Out of This World
A star so bright, it hurt your eyes to gaze upon it, but you had to look. It was dazzling, mesmerizing…and you never saw anything like it, before or since.
How it pulsed in rhythm and frequency determined where its waves originated, how they traveled, and what the star was made of. These variations set it apart from other stars, revealing the unique sound of the light. This celestial music was as vivid and brilliant as the light. I know. I was there from the start, watching, listening, sprinkled with stardust. It was luminous, amorphous, androgynous, rebellious, mellifluous, marvelous, glorious.
A star so far ahead of its time, was it using up its light faster than it should?
In the star’s evolution, it eventually loses its internal heat source, and becomes a white dwarf. This is its last visible stage — it is still shining because it is still hot. It can feel itself cooling, losing energy. A white star. A thin white duke. A resolute transformation, writing its endpoint, sharing it with you, celebrating it with you. It cools to meet the temperature of the cosmic surroundings, until it can no longer shine, and becomes invisible. Black into the blackness. A black dwarf. A Blackstar.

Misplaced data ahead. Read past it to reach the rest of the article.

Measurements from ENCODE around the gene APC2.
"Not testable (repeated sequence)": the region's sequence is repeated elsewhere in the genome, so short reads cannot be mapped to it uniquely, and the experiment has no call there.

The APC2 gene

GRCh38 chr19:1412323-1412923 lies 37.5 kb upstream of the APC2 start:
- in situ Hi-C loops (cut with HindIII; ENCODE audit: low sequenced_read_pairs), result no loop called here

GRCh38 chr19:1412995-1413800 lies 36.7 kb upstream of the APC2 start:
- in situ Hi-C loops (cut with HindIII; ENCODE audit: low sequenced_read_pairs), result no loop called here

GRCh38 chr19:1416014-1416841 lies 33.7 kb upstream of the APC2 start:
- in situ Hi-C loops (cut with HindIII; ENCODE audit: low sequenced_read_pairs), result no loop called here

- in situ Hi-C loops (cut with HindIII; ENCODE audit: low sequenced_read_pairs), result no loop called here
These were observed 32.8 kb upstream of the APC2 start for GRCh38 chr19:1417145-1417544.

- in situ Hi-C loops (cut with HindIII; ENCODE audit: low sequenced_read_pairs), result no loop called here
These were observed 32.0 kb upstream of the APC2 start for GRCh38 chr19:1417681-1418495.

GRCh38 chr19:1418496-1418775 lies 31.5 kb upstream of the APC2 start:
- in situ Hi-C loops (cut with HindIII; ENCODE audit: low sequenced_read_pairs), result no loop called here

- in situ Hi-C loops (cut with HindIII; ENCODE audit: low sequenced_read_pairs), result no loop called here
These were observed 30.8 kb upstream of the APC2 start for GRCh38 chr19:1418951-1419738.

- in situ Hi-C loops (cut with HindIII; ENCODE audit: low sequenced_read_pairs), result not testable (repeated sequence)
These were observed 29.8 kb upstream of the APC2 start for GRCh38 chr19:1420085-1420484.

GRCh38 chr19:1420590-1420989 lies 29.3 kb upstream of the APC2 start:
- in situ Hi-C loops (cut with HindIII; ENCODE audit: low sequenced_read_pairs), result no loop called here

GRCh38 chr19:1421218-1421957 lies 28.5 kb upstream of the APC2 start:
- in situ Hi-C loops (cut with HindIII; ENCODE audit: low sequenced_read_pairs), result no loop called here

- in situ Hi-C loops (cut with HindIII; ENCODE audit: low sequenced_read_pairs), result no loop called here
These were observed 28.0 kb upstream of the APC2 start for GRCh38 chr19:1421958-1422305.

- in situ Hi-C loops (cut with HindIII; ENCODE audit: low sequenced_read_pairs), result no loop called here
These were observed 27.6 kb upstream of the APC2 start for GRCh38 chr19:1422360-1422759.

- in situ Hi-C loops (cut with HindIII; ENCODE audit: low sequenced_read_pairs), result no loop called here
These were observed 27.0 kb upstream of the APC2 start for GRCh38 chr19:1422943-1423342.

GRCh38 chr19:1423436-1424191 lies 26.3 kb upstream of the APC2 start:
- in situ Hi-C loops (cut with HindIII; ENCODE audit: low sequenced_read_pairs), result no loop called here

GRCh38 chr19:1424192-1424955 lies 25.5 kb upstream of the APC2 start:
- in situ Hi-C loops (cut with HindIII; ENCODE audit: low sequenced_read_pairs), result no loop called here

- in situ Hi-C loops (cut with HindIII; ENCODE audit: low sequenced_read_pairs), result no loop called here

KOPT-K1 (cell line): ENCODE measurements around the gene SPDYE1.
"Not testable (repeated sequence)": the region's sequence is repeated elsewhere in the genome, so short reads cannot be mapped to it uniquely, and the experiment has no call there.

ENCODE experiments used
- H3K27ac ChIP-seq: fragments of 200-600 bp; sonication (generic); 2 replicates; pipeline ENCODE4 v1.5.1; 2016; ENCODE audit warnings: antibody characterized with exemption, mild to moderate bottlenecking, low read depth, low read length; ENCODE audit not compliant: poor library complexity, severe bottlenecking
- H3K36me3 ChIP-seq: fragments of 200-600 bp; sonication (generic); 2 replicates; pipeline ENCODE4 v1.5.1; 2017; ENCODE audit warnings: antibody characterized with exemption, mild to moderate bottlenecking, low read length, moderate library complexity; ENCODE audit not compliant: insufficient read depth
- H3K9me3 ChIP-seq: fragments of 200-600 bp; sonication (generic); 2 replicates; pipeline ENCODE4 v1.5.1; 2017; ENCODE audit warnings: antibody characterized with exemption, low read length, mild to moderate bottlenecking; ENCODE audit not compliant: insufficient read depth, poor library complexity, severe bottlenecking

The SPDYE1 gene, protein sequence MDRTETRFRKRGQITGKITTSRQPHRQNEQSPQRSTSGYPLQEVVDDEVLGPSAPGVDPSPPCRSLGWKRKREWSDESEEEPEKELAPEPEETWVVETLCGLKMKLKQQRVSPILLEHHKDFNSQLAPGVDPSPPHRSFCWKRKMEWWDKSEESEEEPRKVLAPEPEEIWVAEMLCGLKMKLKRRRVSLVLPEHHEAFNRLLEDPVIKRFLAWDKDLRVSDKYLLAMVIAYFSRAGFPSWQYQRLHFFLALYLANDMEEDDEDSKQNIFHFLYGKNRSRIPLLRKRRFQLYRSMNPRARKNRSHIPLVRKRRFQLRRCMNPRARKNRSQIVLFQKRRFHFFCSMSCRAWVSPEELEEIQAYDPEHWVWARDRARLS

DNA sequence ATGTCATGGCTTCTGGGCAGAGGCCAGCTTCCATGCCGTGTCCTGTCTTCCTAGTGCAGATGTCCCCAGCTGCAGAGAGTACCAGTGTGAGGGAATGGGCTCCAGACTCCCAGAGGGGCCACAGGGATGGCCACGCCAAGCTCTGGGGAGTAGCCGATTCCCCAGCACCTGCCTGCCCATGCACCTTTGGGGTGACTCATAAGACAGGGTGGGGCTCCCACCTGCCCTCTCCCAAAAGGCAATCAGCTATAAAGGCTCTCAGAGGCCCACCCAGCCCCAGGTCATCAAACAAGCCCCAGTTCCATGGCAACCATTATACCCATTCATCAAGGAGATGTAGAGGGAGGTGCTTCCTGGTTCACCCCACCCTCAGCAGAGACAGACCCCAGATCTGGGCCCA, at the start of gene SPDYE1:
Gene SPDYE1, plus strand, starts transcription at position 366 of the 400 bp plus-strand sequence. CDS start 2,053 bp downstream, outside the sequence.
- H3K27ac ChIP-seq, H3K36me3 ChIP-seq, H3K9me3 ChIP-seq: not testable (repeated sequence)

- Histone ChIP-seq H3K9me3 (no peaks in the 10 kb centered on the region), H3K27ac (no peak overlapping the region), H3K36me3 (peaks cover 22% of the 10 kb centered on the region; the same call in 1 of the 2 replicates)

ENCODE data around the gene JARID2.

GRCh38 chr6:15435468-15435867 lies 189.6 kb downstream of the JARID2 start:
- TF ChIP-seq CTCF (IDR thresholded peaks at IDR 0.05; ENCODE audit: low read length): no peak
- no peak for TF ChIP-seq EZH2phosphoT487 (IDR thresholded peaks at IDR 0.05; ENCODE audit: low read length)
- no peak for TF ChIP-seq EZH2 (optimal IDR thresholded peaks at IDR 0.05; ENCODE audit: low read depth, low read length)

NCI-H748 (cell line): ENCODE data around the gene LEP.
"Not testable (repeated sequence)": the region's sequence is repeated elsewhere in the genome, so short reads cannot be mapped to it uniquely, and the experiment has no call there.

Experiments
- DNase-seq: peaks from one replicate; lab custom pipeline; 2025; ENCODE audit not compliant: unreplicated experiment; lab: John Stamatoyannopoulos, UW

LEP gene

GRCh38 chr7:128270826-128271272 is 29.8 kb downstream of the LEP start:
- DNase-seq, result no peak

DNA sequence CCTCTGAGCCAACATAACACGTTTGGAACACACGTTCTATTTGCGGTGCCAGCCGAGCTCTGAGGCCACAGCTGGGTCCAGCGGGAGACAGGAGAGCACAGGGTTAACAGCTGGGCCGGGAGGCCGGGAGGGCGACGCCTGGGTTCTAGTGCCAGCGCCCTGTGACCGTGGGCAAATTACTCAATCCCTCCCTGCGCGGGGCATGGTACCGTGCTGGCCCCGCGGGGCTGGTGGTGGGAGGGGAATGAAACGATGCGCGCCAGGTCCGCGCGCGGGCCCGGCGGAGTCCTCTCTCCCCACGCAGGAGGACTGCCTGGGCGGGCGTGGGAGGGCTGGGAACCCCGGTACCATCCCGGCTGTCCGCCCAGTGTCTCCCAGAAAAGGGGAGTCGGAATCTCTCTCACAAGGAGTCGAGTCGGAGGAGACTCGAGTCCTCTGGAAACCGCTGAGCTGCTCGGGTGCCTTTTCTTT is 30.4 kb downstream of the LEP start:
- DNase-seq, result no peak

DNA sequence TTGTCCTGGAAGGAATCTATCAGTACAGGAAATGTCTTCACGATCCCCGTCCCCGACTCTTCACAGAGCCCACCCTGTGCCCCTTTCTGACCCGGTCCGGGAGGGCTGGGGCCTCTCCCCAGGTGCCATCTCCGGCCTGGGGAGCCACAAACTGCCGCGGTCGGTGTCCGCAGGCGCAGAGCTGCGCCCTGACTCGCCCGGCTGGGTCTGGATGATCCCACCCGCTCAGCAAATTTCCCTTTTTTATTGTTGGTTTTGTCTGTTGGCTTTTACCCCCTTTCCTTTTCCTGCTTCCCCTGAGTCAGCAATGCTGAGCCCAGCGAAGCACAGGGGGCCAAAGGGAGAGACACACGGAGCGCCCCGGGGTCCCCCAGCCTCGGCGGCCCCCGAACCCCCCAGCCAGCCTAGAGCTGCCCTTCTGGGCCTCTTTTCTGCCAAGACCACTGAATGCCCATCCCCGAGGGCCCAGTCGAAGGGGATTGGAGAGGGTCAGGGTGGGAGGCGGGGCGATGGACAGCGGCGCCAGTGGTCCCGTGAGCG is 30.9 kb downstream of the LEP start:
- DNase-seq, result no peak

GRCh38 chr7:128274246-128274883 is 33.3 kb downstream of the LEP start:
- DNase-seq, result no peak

The brightest star was fearless, flawless, measureless, weightless, Lazarus…